Aberdeen is a seaport on the north-east coast of Scotland. Lying between the mouths of the Don and the Dee (its name means "mouth of the Dee" in Gaelic). It was initially established by the Romans but it was the Normans who exploited its potential as a port. By the end of the 13th century it was sending fish, wool, hides and timber to other parts of Britain and across the North Sea to Europe.
The city developed from two separate settlements. One known as Old Aberdeen, grew up around St Machar's Cathedral in the north. The other district, commercial Aberdeen, developed in the south, round the harbour on the Dee. Two of the earliest houses, Provost Skerne's House (1545) and Provost Ross House (1595) are now museums.
After the successes of the Stockton & Darlington and the Liverpool & Manchester lines, Aberdeen merchants began to consider the possibility of building a railway. Under the chairmanship of Thomas Blaikie, the prospectus of the Aberdeen Railway was issued in 1844. Work began in 1845 but there were serious engineering problems. This included the collapse of three arches of a viaduct being built in the town. As a result of these technical difficulties, the railway was not opened until April 1850.
The railway line was a great economic success. Whereas the steamship had permitted trade in live cattle to England, the greater speed of the railway enabled dead meat to be transported. Overnight fish trains from Aberdeen to Billingsgate in London was another important development.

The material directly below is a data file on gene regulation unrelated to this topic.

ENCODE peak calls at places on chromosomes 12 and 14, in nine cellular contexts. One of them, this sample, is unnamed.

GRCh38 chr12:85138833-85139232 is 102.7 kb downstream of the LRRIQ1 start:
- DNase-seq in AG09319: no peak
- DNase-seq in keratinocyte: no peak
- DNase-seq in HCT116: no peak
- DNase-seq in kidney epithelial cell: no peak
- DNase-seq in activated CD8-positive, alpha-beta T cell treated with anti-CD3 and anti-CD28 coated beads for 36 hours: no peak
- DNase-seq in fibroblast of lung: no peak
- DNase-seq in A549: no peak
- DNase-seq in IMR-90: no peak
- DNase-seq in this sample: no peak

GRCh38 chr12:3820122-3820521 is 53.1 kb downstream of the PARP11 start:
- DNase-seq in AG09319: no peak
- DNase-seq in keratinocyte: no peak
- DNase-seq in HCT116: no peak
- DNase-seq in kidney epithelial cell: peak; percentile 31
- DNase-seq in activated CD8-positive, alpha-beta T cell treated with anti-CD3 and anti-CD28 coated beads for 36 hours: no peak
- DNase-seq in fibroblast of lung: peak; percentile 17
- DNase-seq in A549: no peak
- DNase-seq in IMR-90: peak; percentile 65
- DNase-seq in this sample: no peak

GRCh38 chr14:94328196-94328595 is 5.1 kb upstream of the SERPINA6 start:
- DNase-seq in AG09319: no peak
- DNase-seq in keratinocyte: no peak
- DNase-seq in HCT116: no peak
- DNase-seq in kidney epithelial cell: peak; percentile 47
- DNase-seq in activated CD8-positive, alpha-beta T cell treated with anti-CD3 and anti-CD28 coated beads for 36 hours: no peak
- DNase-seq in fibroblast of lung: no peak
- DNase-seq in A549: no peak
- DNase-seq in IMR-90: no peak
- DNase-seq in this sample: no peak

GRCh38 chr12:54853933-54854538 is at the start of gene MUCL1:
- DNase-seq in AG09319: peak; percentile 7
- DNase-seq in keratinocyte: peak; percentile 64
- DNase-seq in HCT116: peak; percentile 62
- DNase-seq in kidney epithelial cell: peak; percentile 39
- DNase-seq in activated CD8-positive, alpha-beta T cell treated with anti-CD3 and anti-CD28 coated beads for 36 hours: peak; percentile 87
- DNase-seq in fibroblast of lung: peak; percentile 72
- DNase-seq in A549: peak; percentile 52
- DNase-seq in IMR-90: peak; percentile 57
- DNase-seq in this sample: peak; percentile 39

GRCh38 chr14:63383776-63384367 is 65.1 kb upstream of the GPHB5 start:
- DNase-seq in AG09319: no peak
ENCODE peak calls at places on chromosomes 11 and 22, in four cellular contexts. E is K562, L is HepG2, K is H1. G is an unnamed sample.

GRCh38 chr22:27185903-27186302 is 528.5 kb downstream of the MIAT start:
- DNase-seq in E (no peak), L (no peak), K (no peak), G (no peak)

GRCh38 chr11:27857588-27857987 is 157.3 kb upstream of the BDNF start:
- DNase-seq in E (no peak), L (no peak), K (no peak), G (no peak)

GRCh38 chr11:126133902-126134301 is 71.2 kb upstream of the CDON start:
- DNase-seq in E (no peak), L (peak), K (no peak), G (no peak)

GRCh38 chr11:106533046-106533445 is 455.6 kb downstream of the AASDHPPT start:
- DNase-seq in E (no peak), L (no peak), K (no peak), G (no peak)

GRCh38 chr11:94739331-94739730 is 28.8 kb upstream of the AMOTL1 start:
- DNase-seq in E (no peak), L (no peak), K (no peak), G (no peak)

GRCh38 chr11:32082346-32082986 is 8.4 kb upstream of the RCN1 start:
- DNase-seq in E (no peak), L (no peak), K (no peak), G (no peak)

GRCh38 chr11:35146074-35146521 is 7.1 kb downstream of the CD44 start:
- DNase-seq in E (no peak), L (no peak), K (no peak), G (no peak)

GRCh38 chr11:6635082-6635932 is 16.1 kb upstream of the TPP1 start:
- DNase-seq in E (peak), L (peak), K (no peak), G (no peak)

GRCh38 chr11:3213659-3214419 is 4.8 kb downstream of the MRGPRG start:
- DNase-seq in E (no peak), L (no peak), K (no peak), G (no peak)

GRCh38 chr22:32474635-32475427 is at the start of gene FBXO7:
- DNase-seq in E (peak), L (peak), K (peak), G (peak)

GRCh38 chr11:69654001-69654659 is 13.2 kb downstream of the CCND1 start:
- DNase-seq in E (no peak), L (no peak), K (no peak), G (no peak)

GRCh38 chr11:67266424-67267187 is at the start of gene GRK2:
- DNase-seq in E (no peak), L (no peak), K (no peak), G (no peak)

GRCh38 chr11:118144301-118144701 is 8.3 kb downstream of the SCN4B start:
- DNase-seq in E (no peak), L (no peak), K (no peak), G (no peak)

By the 19th century Aberdeen, also known as 'granite city' after the stone of which it is largely built, was Scotland's largest fishing port. Aberdeen University was formed in 1860 by the merging of King's College (1494) and Marischal College (1593).
The Aberdeen Art Gallery was founded in 1885. Fifteen years later, Alexander Macdonald, bequeathed his collection and a large sum of money with the proviso that it must be spent on paintings not more than 25 years years old. As a result the gallery contains an excellent collection of 20th century paintings.
(1) Daniel Defoe, A Tour Through the Whole Island of Great Britain (1724)
Aberdeen is divided into two towns or cities, and stands in the mouth of two rivers; one on the River Don, the other on the River Dee. The market-place, which is very beautiful and spacious; and the streets adjoining are very handsome and well built, the houses lofty and high.
The profits from salmon fishing are very considerable, for the quantity of fish taken is exceedingly great, and they are sent abroad into several parts of the world. Herring fishing is also a common blessing to all those living on this coast.
They also have a very good manufacture of linen, and also of worsted stockings, which they send to England in great quantities, and of which they make some so fine, that I have seen them sold for twenty shillings a pair.